Clinical Trials of Progesterone for Adult TBI
To date, two human trials of progesterone for TBI in adults have been published.[89,90] A phase II trial was conducted by Wright et al in 2007 to gather data on drug safety and to determine the pharmacokinetics of IV progesterone in moderate-to-severely injured adult patients (age > 17 yr; Glasgow Coma Scale [GCS] scores, 4–12). One hundred patients were randomly assigned to receive either a 72-hour IV infusion of progesterone (0.71 mg/kg over 1 hr and then 0.5 mg/kg/hr given by infusion for 12 hr/d for 3 d, with a 2-day taper) or an equal volume of placebo. No serious adverse events were attributed to the study drug. Patients treated with progesterone had mortality rates less than one half of controls and had nearly identical rates of adverse events compared with controls. Moderately brain-injured patients treated with progesterone were less disabled 30 days after injury than similarly injured patients treated with placebo (p = 0.02). These findings suggested that IV progesterone is safe at the dose selected.
Another recent phase II trial demonstrated the potential of progesterone to treat brain-injured adults. This was a single-site, prospective, randomized, placebo-controlled trial of progesterone conducted in Hangzhou, China, by Xiao et al. The primary purpose of this trial was to assess the long-term efficacy of progesterone on neurologic outcome of patients with severe TBI (GCS ≤ 8). A total of 159 patients were enrolled and randomized to receive either intramuscular progesterone (1 mg/kg intramuscular Q12 for 5 d) or placebo. The primary endpoint was the GOS score 3 months after brain injury. Secondary efficacy endpoints included the modified Functional Independence Measure (FIM) score and mortality. Three months after treatment, the dichotomized GOS showed a favorable outcome for 47% of the patients given progesterone and 31% in the placebo group (p = 0.034) and an unfavorable outcome for 53% of the patients given progesterone and 70% in the placebo group (p = 0.022), with similar outcomes at 6 months. The 6-month-modified FIM scores suggested good functional outcome in the patients treated with progesterone. There were no adverse events associated with progesterone.
The Neurologic Emergencies Treatment Trials Network has commenced a large, multicenter National Institutes of Health (NIH)-funded phase III trial of progesterone for adults with moderate-to-severe TBI (Progesterone for Traumatic Brain Injury: Experimental Clinical Treatment: Phase III Clinical Trial III).[91,92] The purpose of this trial is to determine the efficacy of administering IV progesterone (initiated within 4 hr of injury, administered for 72 hr, with an additional 24-hr taper) versus placebo for treating adult victims of moderate-to-severe acute TBI (GCS score, 4–12), using the same dosing as previously discussed in the study by Wright et al. The main outcome measure is the GOS-Extended score at 6 months post injury. The total sample size was planned for 1,140 subjects. The NIH announced in January 2014 that enrollment in the trial had been stopped by the independent Data Safety Monitoring Board, when interim review indicated that it was very unlikely that progesterone would demonstrate better outcomes compared with placebo in this trial.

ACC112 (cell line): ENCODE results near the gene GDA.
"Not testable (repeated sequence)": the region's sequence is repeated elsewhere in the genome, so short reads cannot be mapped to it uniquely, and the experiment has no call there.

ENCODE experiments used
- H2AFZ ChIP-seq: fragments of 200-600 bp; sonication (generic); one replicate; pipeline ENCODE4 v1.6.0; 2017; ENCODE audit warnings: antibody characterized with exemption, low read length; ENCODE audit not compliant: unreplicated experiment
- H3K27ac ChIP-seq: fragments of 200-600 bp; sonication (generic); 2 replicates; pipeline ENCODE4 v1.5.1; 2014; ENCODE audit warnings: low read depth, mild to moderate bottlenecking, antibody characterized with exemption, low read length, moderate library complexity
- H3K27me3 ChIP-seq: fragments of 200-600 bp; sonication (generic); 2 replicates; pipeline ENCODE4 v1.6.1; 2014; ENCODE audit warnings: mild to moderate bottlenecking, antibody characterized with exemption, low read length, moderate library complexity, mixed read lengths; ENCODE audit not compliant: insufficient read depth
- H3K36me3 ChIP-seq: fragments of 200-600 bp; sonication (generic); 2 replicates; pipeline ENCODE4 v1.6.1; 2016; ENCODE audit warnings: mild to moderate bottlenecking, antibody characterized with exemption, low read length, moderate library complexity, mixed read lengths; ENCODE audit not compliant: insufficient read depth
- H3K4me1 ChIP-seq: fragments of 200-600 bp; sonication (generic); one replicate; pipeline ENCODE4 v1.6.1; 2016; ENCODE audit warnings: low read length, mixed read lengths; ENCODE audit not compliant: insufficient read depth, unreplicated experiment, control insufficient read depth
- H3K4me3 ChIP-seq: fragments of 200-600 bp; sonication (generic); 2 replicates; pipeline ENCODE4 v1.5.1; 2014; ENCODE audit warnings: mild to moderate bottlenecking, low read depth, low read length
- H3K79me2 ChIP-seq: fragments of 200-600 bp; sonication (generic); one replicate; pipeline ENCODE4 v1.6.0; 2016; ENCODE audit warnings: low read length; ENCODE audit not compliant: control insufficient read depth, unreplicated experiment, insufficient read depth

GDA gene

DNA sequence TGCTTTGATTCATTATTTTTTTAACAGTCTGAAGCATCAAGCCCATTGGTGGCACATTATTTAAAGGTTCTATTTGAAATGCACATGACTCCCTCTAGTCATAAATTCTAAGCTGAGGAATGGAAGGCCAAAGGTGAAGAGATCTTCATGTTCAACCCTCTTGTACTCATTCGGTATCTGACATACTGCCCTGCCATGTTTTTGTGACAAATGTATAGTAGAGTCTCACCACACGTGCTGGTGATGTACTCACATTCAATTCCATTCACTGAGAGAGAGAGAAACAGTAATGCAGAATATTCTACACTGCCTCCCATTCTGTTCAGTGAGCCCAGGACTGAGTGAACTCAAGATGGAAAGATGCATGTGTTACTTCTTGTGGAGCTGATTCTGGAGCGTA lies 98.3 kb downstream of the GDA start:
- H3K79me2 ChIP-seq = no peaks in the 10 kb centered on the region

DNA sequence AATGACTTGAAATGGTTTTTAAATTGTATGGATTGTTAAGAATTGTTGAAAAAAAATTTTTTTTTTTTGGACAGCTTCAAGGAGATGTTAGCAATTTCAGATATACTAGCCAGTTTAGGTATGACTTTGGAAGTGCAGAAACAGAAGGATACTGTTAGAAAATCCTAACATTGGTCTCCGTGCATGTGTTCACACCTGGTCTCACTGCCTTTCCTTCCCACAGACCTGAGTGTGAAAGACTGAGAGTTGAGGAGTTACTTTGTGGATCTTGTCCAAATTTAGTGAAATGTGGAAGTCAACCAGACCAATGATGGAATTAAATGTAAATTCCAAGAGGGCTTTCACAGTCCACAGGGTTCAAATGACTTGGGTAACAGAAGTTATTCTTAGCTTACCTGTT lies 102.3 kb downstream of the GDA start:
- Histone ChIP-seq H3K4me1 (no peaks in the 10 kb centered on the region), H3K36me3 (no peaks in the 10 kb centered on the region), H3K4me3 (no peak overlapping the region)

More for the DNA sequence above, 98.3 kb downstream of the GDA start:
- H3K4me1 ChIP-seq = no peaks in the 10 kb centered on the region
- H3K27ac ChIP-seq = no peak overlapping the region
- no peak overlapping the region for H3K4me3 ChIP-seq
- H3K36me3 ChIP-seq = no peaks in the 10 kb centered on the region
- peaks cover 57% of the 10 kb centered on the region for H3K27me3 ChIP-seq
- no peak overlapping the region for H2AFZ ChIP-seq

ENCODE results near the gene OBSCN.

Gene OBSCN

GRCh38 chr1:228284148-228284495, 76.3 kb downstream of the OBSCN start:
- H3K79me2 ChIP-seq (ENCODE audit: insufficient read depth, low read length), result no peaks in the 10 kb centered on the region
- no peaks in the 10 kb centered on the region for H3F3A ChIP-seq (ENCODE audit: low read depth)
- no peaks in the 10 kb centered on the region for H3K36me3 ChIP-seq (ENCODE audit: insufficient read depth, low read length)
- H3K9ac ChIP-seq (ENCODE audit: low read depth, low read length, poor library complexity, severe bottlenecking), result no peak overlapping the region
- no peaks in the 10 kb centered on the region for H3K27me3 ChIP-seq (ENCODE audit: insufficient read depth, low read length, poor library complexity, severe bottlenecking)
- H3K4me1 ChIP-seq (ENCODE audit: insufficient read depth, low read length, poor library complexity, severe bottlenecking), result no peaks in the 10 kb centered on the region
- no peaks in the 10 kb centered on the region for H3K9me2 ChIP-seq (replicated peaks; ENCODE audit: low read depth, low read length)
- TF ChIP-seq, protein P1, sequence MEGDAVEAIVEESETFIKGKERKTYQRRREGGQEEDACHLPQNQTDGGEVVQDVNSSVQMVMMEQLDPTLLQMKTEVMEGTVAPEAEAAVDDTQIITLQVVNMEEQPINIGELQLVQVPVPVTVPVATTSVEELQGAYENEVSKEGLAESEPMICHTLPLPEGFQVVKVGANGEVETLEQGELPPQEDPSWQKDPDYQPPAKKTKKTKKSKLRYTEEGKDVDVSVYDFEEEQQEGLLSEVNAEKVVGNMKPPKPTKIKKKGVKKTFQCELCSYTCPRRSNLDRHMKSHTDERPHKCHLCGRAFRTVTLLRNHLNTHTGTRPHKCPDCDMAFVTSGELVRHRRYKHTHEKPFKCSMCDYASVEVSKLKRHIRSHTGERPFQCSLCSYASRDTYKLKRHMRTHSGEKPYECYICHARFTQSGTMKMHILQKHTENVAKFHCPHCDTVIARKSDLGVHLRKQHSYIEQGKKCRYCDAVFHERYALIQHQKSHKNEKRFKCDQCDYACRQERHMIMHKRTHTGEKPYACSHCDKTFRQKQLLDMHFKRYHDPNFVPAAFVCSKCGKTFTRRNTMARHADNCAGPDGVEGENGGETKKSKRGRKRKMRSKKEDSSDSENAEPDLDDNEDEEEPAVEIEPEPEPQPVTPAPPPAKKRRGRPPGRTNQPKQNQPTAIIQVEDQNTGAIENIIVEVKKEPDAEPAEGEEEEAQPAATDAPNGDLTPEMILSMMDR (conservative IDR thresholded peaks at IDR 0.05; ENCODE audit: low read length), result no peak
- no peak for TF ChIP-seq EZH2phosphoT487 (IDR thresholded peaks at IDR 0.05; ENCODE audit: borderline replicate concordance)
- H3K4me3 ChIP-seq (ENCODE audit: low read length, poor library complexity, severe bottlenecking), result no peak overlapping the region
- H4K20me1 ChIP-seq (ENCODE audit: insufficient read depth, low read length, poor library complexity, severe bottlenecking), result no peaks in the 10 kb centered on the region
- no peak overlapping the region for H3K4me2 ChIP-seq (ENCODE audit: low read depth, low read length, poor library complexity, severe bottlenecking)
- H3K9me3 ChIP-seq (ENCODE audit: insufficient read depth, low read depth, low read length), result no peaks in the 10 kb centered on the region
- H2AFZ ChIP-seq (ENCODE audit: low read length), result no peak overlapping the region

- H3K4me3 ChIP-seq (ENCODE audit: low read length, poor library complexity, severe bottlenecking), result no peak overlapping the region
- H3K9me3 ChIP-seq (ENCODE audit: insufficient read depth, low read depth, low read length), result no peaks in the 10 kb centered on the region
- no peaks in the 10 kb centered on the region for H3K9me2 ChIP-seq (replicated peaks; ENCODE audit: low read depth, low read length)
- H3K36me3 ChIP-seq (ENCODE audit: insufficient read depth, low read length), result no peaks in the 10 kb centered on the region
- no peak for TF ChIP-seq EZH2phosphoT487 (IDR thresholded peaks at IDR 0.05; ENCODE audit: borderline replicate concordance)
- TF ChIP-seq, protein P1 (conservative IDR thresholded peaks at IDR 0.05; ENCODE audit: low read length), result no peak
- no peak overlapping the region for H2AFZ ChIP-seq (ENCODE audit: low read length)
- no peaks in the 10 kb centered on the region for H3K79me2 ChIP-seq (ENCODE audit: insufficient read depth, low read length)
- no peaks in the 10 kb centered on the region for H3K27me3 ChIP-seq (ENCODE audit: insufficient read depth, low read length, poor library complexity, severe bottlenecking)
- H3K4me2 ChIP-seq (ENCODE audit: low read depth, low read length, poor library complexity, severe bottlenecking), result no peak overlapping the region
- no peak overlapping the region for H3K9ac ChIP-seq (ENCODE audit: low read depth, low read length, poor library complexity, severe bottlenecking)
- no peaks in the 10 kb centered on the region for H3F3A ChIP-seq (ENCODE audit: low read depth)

In addition, BHR Pharma LLC is conducting SyNAPSe (Study of the Neuroprotective Activity of Progesterone in Severe Traumatic Brain Injuries), a global, phase 3, multicenter trial in severe TBI. This study evaluates the effectiveness of its proprietary BHR-100 progesterone product as a neuroprotective agent for treating patients with severe TBI. Approximately 1,200 patients who are 16–65 years old with severe (GCS scores, 3–8), closed-head TBI are being enrolled in the study at ~150 centers worldwide. Patients are randomized in a one-to-one allocation to receive progesterone or placebo. The treatment is administered as a 5-day/120-hour, continuous IV infusion starting within 8 hours after injury. The primary study endpoint is the GOS at 6 months. This study completed enrollment, and we await the final results regarding outcome.
The stopping of the ProTECT III trial certainly has implications for the future study of progesterone treatment for pediatric TBI. It is likely that investigators will need to evaluate the results of the completed SyNAPSe study, as well as the interim results of the ProTECT III study, before moving forward to clinical trials in pediatric TBI.
Pediatr Crit Care Med. 2015;16(3):236-244. © 2015 Lippincott Williams & Wilkins